Can anyone run a marathon? Probably. Most people are capable of finishing a marathon when following training guidelines to avoid injury. But when the topic comes up, most people say, “I could never do that!” I hear those words a lot.
I have run four marathons and finished an Ironman. I am not a fantastic athlete. I am slow and not built like a runner. The “I can’t do that” mantra ran through my head as I grew up.
I also failed my first attempt at doing a half marathon. The training started out ok, but things just sputtered out and I quit. The friend I was supposed to be training with was 400 miles away. I’d just started grad school and was living in a new town, so I was isolated in my training without familiar support nearby. My reasons for doing the race were weak and were more for my friend than myself. I allowed my excuses for not training to take over. In short, my heart wasn’t in it, and I never genuinely believed I could do it. We both stopped running and didn’t do the race. But in the back of my head there was always one thought.
“I want to be able to do that.”
So I tried again the next year, despite past failure. I was forty pounds overweight when I signed up for a 16 mile trail run. I could barely run 3 miles without stopping, and I’d never successfully trained for anything big before. Not a recipe for success. However, I had extremely strong personal reasons and an equally strong desire to prove I could do it. And I had a lot of support. I was back in my hometown with family and friends close by who wanted me to be successful. They helped me by accompanying me on runs and hikes and encouraged me when I had doubts. This was a key part that was missing the first time around and could have been resolved by reaching out to the running community, a group that is always ready to welcome new people and be supportive no matter where you are in your training.
There are a lot of people who say they could never do it, but actually want to. For me, “I can’t do that” transformed into “I wish I could do that,” then “I want to be able to do that,” and finally, “I will do it,” which became “I did it.”
It didn’t happen overnight. And obviously I didn’t succeed my first time, but you can. There are different reasons why people want to try running a marathon. Whatever the reason, it is a serious commitment. It takes significant time in addition to the physical component. It becomes easy to find excuses. Our work and social lives, families, and the weather create obstacles. One of the hardest things I found in my training was simply getting started. If I actually put on my gear and headed out the door, I was successful. I have never regretted going on a run. I always regret not going. Excuses and procrastination will not get you across the finish line. The reason for doing your marathon needs to be clear. The more personal it is and the more you are doing this for yourself and not anyone else, the better. One foot in front of the other. You can do it. You will.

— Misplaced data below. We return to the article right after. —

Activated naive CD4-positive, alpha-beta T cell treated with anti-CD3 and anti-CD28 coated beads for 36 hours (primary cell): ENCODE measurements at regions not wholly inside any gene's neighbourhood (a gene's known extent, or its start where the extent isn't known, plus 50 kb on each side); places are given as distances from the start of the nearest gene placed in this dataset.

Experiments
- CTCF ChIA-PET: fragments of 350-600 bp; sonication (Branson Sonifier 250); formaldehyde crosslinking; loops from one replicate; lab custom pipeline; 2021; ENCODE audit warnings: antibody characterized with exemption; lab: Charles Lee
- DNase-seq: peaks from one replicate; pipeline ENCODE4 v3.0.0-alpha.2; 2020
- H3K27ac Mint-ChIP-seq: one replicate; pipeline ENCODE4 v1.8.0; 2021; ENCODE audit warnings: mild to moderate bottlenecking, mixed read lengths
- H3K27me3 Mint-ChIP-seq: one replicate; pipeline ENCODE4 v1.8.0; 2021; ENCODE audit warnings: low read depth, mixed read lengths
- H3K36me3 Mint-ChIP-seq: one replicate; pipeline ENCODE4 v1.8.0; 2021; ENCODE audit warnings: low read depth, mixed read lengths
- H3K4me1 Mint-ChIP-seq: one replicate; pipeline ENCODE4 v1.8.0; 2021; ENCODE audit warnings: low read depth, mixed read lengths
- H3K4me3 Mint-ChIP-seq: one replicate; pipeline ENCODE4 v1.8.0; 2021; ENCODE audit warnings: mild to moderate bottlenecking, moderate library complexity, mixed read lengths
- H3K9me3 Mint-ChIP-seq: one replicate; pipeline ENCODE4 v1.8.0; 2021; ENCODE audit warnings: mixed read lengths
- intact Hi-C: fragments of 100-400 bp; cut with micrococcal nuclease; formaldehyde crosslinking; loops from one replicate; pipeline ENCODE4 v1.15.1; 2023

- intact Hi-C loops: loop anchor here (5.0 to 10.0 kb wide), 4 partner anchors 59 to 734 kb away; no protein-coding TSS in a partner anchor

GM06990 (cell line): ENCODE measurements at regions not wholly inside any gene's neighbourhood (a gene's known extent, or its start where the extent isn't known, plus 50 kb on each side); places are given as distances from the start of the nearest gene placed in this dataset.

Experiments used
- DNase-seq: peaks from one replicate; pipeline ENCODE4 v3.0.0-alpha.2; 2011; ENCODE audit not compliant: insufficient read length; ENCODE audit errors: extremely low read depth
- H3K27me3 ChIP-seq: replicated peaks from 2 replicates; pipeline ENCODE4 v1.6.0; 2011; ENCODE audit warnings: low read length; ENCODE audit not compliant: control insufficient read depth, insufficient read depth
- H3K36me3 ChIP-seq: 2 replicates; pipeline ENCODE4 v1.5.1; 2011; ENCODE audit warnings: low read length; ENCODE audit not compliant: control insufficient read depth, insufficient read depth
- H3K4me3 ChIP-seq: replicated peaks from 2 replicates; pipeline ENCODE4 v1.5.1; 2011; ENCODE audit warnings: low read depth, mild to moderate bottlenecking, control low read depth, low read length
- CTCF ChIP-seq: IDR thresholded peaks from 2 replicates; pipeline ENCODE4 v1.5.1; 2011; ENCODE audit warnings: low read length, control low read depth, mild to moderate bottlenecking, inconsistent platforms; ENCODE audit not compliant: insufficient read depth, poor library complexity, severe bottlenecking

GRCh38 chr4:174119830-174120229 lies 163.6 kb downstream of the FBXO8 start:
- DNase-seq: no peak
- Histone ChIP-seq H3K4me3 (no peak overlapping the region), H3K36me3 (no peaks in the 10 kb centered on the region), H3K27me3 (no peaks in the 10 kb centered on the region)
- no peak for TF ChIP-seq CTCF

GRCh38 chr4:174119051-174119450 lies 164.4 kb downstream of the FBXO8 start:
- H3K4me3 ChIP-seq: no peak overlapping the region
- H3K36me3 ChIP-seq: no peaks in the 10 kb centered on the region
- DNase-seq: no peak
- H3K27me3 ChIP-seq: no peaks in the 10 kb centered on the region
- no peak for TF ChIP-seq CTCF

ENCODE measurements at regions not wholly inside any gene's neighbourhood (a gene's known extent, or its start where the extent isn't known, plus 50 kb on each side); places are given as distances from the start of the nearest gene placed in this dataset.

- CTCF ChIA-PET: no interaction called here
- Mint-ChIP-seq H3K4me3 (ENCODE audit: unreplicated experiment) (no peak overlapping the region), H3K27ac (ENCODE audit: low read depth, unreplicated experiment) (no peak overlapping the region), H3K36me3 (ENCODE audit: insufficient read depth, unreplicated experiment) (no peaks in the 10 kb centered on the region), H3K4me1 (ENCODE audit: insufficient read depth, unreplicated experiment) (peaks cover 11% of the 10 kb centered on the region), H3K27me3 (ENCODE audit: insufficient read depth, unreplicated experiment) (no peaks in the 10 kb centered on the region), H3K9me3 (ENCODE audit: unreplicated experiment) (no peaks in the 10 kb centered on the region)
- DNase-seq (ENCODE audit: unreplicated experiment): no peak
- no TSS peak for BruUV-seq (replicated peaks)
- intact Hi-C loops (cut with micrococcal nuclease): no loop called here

How To Get Going
- Sign up for a race as early as possible in your training. This is your “due date” and keeps you focused on a specific goal.
- Find a training plan that is realistic for your schedule. There are a lot of plans out there, not all will be right for you. Analyze the entire plan. Most plans will have one long run a week, and at least 2 other shorter runs during the week. Distance and/or time should only increase by 10% each week. If you are regularly running 10-15 miles a week now, you can build up successfully in 4 months. Plan on at least 6 months otherwise.
- It’s ok to walk. Especially if you are just beginning. This is not failure.
- Join a training group. Check your local running store for information or search online.
- Tell people that you think will be supportive. See if they can help out with your training. Have someone bike alongside you if they can’t run with you.
- Practice eating and drinking what you will use during your race. Try different things in advance. You do NOT want to be experimenting on race day.
- Cross train with low impact activities like cycling and swimming. Yoga can also help with staying flexible and preventing injuries.
- Warm up and cool down before and after EVERY run. This adds a minimal amount of time to your run and is key to preventing injuries.
- Join online forums and social networks so that you have people to answer your questions and provide encouragement. Try different Facebook groups, Reddit, etc. Ask a lot of questions.
- Find great playlists, podcasts and/or audiobooks. Use only one ear bud for safety, especially if running near traffic. For long runs that take you over 2 hours….a good podcast can be more encouraging than counting how many songs are left on your playlist.
- Just put the clothes and shoes on and get out the door. If struggling, tell yourself you will only do part of the planned run. Odds are you will finish the whole thing, and you won’t regret it.
- Do not let past failure be an indication for your future success.
By Gloria Clendaniel